But, nearly half a century ago, when Fitzhugh wrote her novel, it was quite ordinary for male attorneys such as Emma’s father to belittle any female with the temerity to seek a position at the bar.
“Dancing Is Sissy”
While Emma is refusing in the novel to aspire to “women’s work,” Willie has no interest in following in his lawyer father’s footsteps nor in playing sports. His one wish is to be a dancer — and he’s good enough to score a job dancing on Broadway.
But, as Willie’s uncle Dipsey says to Ginny, his sister and the mother of the two children,
“You know and I know and even Little Willie knows that William thinks Dancing Is Sissy!”
Again, 2021 is light years away from 1974 when gay people — adults and children — kept their gayness hidden. Fitzhugh herself was a quiet lesbian who, as far as her readers of the time knew, at least as far as her publisher communicated, was simply a single woman.
Nonetheless, many of those readers — those who were gay — were able to see themselves in her quirky characters and her subversive books, particularly her 1964 bestseller Harriet the Spy.
“What difference would it make?”
That’s true, as well, in Nobody’s Family Is Going to Change in which the characters are so interested in breaking all sorts of expectations, despite the strictures of their parents, that, well, of course, refusing to abide by sexual expectations would part of the quest for some.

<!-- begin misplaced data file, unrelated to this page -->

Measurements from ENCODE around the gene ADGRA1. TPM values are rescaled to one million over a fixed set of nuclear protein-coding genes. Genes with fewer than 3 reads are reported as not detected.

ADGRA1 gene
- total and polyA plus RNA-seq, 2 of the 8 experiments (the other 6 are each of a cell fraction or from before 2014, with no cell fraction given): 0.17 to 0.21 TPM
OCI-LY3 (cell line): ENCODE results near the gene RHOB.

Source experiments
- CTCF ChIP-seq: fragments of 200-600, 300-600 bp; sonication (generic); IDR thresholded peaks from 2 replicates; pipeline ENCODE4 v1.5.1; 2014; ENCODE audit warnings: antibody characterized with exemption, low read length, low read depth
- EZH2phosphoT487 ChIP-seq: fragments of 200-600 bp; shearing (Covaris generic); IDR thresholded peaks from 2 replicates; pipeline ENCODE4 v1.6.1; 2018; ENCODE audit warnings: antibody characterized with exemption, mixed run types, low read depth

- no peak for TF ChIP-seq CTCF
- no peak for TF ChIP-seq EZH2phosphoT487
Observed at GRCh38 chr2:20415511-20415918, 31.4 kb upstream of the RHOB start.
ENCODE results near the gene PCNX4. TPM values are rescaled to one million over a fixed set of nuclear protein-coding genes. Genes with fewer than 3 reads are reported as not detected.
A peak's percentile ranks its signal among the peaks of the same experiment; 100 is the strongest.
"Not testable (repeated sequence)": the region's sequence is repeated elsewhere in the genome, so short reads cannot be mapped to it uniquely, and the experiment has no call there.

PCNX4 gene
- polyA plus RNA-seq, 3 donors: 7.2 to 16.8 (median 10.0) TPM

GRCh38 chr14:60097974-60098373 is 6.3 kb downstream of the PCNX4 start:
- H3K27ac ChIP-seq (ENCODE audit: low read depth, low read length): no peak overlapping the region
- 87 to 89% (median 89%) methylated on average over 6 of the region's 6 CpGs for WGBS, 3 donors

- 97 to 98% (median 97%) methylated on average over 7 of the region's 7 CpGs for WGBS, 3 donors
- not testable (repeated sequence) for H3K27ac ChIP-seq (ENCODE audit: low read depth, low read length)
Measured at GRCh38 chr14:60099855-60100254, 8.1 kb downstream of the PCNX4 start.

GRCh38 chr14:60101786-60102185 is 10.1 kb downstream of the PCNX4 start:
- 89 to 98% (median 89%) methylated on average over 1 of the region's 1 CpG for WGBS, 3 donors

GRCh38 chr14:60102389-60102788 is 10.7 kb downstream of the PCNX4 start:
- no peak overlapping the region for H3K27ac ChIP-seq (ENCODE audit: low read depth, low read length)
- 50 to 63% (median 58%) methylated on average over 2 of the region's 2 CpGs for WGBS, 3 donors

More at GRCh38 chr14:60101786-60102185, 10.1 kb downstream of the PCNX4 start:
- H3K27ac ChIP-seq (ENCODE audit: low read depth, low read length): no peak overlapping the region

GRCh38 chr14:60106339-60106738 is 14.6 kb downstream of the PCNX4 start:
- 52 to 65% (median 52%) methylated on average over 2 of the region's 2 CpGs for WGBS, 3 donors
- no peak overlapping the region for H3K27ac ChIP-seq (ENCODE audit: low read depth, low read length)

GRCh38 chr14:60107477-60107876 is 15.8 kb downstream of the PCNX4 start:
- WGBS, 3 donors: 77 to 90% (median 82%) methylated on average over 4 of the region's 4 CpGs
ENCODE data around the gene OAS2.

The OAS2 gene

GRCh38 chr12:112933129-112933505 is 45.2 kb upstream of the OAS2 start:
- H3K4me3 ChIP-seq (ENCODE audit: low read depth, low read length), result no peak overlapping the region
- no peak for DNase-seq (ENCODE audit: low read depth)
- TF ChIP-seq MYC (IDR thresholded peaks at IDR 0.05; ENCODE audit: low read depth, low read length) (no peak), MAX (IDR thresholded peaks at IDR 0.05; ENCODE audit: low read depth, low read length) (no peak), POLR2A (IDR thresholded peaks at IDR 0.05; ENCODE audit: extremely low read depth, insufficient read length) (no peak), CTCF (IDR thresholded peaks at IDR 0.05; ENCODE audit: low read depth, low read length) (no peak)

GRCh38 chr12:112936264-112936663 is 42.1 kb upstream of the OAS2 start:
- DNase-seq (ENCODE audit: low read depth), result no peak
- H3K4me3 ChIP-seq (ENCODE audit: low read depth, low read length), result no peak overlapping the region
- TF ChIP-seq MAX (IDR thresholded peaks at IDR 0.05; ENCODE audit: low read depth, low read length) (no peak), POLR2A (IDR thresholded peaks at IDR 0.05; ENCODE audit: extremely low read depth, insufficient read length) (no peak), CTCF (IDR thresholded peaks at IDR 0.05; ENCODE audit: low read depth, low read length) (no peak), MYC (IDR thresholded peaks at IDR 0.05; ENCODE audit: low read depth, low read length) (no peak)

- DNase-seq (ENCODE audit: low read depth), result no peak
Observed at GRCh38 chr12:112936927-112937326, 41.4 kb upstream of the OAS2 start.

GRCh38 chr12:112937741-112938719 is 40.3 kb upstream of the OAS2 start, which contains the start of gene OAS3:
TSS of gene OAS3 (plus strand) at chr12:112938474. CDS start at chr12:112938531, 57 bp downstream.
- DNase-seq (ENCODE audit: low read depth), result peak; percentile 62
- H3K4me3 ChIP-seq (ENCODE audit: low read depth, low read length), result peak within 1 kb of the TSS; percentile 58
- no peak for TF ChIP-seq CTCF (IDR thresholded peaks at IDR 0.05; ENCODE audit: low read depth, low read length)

In fact, the children in Fitzhugh’s book are rethinking their own attitudes about homosexuality, such as when Emma is asked by a group of friends whether Willie’s “a sissy”:
“No. He’s not a sissy. He just wants to do what he wants to do. He wants to dance.”
“Then I think your father ought to be stopped.” Goldin spoke very definitely.
“Suppose” — everybody looked at Ketchum when she spoke — “suppose he were a sissy. What difference would it make?”
Emma felt even guiltier, for having called Willie a faggot.
One friend says, if Willie were gay, his father would want to stop him being one, but another says that wouldn’t work. Nothing could change her brother who likes to wear dresses.
“I think” — they all looked at Ketchum again — “I think that whatever a person is, that’s what he is, and a person wants to be the way he is.”
I’m afraid that all of this heady stuff is making Nobody’s Family Is Going to Change sound as dull as an academic treatise. Nothing could be further from the truth.
As the central character, Emma is wonderfully curious and flawed, the antithesis of the perfect little girl that many parents think they want.
You could say she’s more than a bit odd, but aren’t we all?
For instance, she’s in the bathroom, seated on the toilet, looking at herself in the mirror on the door, and says, “Blech.” She’s just had a spat with Willie.
Before she flushed, she examined her productions with earnest horror. “I guess his have ribbons on them,” she said as she flushed enthusiastically.
“The King of the Period”
Emma is new to menstruation and doesn’t like it. Alone in her father’s office, she’s paging through a medical dictionary and comes across a reference to the absence of menstruation.
“Wow!” Emma spoke loudly to the room. “How can I get that?”
She read on: Physiologic amenorrhea occurs before the menarche [Who is he? The King? The King of the Period?], after menopause [The pause that men take?], during pregnancy and lactation [I have so many lacks that now I have a severe case of lactation?].
Like every 11-year-old, Emma is a mix of knowledge and ignorance, of confidence and trepidation.
She doesn’t take herself too seriously. But she does take seriously what she wants and doesn’t want out of life.
And, after reading Nobody’s Family Is Going to Change, I’m certain that, if Emancipation Sheridan were a real person, at this moment today, when she’d be 58, she’d be sitting on the U.S. Supreme Court.
Or maybe she’d be President.
Patrick T. Reardon